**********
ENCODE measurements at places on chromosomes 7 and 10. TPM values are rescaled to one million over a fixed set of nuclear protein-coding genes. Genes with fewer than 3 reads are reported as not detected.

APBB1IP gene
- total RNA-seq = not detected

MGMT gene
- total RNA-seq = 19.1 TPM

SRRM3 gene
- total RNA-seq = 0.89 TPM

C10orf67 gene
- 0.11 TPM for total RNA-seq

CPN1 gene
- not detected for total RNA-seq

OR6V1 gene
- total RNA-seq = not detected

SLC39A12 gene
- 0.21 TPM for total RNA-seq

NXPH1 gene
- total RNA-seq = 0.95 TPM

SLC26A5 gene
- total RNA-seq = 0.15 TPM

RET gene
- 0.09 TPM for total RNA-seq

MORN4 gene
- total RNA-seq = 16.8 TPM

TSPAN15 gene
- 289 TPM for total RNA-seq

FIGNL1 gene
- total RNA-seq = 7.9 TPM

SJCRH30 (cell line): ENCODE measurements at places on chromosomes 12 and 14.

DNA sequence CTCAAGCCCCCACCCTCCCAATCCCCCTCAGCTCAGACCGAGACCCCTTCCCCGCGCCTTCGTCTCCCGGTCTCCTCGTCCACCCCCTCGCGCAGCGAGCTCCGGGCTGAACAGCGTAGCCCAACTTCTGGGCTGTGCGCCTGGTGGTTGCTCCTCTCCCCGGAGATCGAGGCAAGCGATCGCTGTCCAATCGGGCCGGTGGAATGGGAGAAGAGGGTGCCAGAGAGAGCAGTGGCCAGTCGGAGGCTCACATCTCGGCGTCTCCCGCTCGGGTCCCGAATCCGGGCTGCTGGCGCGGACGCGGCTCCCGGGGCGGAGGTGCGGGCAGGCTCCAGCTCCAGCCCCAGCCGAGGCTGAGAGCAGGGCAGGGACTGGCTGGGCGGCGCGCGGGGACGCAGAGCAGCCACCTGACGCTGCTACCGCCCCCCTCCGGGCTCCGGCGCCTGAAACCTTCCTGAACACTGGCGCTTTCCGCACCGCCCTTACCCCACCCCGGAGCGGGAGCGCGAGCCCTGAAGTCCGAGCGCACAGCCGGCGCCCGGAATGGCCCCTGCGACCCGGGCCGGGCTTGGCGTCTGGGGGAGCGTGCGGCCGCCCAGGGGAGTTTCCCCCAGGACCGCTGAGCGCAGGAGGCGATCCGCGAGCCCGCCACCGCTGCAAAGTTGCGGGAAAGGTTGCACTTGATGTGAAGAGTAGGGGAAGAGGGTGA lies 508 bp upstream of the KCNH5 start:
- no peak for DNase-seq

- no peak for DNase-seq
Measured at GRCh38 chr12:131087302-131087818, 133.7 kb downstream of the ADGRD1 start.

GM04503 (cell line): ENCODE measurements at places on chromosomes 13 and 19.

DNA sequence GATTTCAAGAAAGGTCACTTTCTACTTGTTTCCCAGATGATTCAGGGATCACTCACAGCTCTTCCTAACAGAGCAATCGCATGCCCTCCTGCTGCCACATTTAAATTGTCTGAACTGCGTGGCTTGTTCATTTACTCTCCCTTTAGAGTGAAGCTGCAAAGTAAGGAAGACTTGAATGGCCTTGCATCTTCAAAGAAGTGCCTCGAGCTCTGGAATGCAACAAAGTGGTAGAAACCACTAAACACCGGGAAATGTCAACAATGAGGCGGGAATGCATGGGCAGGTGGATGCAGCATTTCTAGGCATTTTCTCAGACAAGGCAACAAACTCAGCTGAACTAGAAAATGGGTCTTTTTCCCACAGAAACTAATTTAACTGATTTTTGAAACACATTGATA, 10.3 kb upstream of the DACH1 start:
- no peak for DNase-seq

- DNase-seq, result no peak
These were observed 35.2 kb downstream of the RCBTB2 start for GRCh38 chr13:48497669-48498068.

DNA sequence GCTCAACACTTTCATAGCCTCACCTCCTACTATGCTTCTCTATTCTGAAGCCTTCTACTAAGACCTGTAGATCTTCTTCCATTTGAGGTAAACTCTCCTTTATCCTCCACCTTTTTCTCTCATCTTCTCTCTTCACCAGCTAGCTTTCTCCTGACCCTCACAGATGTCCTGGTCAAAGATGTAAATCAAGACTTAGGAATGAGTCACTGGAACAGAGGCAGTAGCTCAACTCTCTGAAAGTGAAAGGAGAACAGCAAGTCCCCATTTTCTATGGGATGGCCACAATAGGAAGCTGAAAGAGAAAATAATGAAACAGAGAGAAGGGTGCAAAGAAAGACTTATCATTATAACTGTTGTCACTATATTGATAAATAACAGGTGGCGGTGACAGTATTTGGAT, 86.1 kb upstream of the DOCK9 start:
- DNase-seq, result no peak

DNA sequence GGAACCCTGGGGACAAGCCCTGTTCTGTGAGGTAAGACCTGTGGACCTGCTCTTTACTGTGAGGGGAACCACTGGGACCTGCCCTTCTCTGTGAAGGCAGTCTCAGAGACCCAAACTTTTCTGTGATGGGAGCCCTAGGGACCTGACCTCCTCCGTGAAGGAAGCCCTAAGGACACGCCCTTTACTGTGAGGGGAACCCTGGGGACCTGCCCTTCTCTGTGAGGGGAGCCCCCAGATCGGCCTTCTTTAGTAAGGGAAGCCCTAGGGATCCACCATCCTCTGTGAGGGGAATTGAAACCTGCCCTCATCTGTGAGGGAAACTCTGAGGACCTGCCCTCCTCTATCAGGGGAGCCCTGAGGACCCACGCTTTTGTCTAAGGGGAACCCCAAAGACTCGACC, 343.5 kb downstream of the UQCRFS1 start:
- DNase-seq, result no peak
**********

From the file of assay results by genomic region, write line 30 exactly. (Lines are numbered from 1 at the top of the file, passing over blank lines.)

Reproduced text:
- no peak for DNase-seq